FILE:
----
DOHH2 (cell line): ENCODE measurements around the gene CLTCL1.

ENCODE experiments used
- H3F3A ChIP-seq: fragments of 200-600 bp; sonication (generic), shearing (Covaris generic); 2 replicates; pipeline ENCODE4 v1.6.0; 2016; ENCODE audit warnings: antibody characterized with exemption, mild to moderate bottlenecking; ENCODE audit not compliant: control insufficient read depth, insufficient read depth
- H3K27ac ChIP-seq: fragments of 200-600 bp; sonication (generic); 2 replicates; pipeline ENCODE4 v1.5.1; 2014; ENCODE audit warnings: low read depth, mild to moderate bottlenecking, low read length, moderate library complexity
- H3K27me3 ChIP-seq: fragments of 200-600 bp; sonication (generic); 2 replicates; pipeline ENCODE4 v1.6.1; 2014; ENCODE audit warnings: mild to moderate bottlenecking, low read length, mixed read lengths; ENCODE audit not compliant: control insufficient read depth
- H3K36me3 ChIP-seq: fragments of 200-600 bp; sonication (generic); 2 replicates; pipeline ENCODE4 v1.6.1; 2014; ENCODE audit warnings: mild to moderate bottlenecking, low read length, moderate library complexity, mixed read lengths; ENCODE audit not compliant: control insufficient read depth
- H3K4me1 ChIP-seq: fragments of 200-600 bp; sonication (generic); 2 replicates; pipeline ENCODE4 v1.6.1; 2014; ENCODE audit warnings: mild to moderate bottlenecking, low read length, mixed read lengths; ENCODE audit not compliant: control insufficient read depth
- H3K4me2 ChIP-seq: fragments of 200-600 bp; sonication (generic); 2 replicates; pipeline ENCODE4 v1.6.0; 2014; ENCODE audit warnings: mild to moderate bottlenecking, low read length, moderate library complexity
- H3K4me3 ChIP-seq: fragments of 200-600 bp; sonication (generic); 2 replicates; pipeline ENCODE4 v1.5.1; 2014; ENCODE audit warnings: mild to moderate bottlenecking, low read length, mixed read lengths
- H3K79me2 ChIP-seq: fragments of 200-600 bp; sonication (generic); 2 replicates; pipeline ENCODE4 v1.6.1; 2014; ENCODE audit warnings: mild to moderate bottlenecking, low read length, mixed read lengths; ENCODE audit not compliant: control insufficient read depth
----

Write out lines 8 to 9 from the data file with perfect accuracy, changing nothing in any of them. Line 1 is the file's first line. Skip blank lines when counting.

- H3K4me2 ChIP-seq: fragments of 200-600 bp; sonication (generic); 2 replicates; pipeline ENCODE4 v1.6.0; 2014; ENCODE audit warnings: mild to moderate bottlenecking, low read length, moderate library complexity
- H3K4me3 ChIP-seq: fragments of 200-600 bp; sonication (generic); 2 replicates; pipeline ENCODE4 v1.5.1; 2014; ENCODE audit warnings: mild to moderate bottlenecking, low read length, mixed read lengths